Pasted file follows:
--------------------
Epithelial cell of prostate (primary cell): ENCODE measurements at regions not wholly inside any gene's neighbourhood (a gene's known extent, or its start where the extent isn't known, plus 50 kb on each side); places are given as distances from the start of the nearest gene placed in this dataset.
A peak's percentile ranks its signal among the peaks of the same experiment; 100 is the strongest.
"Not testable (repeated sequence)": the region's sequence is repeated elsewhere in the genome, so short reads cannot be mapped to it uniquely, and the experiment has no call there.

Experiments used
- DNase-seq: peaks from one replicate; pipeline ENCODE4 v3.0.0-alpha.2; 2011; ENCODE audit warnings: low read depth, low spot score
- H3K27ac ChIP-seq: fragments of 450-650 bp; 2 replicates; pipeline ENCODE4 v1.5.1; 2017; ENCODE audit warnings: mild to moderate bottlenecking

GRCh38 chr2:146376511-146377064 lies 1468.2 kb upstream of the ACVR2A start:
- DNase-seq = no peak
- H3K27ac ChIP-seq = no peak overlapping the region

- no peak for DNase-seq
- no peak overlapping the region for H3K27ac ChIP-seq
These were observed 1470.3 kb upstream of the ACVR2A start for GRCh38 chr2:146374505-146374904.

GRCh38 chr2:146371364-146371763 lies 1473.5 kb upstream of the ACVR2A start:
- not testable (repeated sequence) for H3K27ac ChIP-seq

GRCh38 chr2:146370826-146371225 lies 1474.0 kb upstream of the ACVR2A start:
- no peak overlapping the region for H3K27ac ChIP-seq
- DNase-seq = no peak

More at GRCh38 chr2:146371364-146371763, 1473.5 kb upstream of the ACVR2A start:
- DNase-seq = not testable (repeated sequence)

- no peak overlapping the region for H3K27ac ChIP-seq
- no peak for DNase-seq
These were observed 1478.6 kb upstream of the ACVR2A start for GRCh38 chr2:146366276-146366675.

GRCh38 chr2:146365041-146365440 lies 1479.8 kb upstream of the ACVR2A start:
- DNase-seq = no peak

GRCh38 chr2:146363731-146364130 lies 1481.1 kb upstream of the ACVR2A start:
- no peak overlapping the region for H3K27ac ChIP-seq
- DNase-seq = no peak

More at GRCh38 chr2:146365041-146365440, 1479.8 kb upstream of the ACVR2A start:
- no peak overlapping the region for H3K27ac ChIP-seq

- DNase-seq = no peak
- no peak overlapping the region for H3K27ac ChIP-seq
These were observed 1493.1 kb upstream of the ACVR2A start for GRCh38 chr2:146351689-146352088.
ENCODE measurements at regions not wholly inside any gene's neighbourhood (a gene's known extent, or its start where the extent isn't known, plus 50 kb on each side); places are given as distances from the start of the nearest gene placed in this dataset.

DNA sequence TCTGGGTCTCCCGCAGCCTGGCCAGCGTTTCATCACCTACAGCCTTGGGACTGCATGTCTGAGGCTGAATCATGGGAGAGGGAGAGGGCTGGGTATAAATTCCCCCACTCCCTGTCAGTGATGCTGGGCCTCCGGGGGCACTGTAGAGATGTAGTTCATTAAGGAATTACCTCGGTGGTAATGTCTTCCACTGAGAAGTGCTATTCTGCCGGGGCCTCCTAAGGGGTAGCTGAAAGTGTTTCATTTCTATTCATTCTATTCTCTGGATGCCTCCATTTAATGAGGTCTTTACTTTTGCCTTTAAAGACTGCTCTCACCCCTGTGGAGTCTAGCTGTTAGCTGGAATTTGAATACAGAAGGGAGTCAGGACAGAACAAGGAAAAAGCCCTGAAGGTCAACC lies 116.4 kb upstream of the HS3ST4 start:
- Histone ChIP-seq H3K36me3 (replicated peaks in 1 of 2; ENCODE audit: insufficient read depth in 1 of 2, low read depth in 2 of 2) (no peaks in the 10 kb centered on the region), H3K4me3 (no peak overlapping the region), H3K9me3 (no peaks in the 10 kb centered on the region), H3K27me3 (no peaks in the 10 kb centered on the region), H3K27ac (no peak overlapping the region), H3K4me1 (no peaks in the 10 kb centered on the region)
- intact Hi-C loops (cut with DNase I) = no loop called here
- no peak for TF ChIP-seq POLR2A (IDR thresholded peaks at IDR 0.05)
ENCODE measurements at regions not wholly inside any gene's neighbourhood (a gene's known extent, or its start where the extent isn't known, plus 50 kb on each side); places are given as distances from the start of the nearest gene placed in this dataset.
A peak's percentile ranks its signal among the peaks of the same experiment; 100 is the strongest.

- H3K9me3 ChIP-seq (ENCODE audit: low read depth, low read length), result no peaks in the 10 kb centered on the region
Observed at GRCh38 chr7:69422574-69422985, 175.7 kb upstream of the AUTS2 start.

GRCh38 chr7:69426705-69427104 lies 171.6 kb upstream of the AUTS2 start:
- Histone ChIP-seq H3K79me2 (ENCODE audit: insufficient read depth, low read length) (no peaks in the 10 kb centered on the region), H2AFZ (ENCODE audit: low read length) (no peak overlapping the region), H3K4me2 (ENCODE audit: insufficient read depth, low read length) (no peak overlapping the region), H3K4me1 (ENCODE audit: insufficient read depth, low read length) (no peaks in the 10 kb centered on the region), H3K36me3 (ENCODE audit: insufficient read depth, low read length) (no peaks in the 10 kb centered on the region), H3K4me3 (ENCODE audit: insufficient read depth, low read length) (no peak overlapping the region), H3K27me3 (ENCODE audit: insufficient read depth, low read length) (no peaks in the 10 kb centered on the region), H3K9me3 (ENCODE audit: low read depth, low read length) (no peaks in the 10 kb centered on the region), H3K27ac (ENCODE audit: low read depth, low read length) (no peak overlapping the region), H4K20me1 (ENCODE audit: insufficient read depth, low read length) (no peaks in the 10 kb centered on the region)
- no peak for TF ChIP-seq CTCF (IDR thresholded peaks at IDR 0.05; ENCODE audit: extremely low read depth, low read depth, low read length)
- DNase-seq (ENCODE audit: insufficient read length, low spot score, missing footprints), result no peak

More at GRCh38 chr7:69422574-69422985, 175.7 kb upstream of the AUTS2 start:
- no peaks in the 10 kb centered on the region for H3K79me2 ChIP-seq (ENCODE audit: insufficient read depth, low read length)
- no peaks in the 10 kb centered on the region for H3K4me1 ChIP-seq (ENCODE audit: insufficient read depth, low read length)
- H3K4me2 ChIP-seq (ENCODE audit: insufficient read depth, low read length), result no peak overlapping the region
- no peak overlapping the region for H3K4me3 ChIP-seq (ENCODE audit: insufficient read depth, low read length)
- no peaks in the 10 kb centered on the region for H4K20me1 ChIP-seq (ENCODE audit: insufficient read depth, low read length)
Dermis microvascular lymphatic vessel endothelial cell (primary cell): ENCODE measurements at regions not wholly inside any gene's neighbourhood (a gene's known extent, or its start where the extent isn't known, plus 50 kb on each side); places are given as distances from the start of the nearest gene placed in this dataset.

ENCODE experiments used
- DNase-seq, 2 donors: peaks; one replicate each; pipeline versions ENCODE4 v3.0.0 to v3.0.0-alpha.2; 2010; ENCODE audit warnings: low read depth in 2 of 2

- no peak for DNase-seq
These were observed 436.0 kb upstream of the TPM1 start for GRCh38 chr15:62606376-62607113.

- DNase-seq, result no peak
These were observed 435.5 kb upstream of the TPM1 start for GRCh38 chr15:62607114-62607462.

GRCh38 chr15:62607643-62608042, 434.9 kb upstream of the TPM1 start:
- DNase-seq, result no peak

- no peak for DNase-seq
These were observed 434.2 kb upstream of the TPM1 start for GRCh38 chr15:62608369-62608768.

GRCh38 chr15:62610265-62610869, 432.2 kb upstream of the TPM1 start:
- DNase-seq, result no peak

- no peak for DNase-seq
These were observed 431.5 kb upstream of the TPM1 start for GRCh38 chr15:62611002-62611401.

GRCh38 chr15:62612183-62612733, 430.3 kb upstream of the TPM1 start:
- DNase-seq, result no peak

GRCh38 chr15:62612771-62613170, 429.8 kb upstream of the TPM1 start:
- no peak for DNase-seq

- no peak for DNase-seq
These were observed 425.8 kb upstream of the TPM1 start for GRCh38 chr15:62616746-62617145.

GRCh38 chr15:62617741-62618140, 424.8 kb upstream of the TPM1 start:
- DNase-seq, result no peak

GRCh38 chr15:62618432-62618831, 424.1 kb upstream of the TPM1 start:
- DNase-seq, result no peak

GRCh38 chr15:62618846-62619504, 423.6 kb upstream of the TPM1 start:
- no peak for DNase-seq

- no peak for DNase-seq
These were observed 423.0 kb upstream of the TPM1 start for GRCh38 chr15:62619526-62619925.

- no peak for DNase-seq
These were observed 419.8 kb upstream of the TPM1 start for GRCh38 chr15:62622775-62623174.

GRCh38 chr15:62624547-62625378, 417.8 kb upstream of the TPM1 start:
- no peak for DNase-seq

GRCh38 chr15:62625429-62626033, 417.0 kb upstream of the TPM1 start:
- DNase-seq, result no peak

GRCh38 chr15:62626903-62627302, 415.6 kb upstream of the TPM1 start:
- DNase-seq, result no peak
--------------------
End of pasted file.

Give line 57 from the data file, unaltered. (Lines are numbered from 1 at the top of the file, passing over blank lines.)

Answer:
- DNase-seq, result no peak